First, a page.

TACOMA, Washington — In the ongoing COVID-19 pandemic, one of the most affected countries in the world is India. In September, India had the second-highest number of COVID-19 cases in the world with approximately 4.1 million cases. Many cases continue to rise in the country but the pandemic has only worsened an already present problem. Child labor is a prevalent issue in India, and with the COVID-19 pandemic, this humanitarian issue has exacerbated. Authorities have rescued about 1,200 children from factory and farm labor in the last six months, and this number alone shows the significant spike of child labor in India amid the pandemic.
Several additional problems have exacerbated the rising cases of child labor in India, the two most evident being the closure of schools and the widespread poverty faced by many families due to the pandemic.
Closure of Schools
Schools worldwide have been affected by the novel coronavirus pandemic. Many schools across the world have been forced to shut down, with many opting to shift their learning to online platforms. However, not everyone can afford to do this nor have the resources to do so. Such is the case for Indian schools.
Schools in India have been closed since a lockdown was instituted in March due to the pandemic. As a result, many children are now taking up small jobs or whatever they can find to provide for their families, who are struggling with food and financial insecurity.
Most of these children are working for incredibly small wages, which to them and their families is still better than nothing at all. Being out of school has also made children more susceptible to influence from traffickers. Schools are not only important for learning, they also offer teachers and other educational personnel to pay attention to children more closely, which has not been able to happen since the lockdown.
The closure of schools has not only impacted the lives of children across India, it has also become a precursor to the rise of child labor.
Increase in Poverty
India has long struggled with poverty, but the novel coronavirus pandemic has only made the problem worse for many communities. Many businesses in India have suffered tremendously and unemployment rates have increased following the lockdown was implemented.
As a result, many children start to take up jobs, potentially dangerous and damaging ones, to provide for their families. Children have also been actively recruited by suffering factories to make up for accumulated losses. These children are easily influenced by older adults, especially at a time when their living situations are poor.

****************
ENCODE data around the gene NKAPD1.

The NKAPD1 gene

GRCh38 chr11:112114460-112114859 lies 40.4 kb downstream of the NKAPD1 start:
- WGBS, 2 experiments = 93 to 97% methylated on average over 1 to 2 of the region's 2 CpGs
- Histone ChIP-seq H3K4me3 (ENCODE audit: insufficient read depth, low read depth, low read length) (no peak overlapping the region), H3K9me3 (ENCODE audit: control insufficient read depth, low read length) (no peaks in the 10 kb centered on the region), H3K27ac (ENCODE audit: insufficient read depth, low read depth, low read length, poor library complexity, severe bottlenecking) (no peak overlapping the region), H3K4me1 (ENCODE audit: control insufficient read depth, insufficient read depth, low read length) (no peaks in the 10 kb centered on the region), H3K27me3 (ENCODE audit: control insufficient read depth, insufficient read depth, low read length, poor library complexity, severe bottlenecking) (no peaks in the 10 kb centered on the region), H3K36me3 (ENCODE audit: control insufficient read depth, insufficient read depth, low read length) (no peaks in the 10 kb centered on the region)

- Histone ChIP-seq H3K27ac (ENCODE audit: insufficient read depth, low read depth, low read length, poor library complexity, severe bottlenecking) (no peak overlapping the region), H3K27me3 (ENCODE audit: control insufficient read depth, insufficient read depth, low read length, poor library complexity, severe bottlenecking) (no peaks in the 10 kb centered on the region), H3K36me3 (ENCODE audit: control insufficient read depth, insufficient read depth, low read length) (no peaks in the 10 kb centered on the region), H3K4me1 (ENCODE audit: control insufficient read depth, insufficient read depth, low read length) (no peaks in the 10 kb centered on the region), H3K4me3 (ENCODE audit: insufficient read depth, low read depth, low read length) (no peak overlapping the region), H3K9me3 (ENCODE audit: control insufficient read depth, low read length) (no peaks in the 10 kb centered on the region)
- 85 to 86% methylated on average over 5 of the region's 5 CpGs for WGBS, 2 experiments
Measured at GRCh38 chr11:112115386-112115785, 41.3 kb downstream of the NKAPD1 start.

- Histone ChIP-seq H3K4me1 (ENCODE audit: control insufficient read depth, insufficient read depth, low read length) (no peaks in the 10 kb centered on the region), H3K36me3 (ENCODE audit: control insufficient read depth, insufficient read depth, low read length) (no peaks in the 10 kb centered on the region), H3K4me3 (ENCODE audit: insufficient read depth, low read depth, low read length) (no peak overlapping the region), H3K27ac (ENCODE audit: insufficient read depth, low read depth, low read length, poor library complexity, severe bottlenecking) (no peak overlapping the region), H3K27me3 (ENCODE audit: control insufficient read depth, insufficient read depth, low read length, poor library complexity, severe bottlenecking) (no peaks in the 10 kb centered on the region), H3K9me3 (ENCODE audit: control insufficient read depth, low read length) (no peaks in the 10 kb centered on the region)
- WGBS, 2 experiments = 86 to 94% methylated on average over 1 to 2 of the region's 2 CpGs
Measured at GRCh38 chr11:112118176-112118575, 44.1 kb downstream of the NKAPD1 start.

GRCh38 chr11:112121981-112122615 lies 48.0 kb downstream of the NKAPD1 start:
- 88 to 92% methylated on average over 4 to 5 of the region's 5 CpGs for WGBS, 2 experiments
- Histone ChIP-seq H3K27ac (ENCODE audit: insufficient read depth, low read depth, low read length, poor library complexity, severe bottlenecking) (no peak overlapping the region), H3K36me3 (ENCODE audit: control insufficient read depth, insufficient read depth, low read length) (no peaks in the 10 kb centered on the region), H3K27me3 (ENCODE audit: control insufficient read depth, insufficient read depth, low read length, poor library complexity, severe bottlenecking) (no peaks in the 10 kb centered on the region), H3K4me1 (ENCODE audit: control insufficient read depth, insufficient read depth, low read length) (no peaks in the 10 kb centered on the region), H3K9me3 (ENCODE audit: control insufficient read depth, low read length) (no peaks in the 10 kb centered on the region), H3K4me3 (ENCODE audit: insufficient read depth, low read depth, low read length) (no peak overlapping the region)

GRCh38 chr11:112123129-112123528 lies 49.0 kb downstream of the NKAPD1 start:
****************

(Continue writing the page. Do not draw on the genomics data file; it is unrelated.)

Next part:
Efforts Made to Curb Child Labor in India
Many groups and humanitarian organizations are actively working to stop child labor in India, even during the novel coronavirus pandemic.
One such group is UNICEF. Not only has the international organization supported many programs to fight child labor, but it is also working with India’s government to create direct policy changes. This is an effective tactic as working with governments is one of the best ways to create lasting change through official laws and precedents that can be concretely established, especially in the case of child labor.
Contributors, such as activist and Nobel Peace Prize winner Kailash Satyarthi, have also made efforts to condemn child labor, calling upon countries to redirect more financial resources toward helping stop child labor.
The progress made to undo the effects of child labor have even predated the COVID-19 pandemic. A 2019 report on child labor in India saw a “moderate advancement” in the fight to end the humanitarian issue, demonstrating that progress was made before COVID-19. It may seem counterintuitive to take a look at the efforts made before the pandemic; however, these statistics provide a good baseline and indication of how things can be carried out in the future.
Such programs are the National Child Labor Project Scheme, which provides children with both vocational training and education after withdrawing them from potentially dangerous jobs. This program shows significant results as it not only helps children escape laborious work but it also provides them with ongoing education and support. These resources are incredibly beneficial for their future when they are old enough to work.
Child labor amid the COVID-19 pandemic has become a concerning and transparent issue in India. However, government efforts, humanitarian organizations, activists and child labor prevention programs are aiding children during this unprecedented time. With continued effort and increased financial support to families with dependent children, India can prevent children from taking up unsafe jobs and curb the increasing rate of child labor.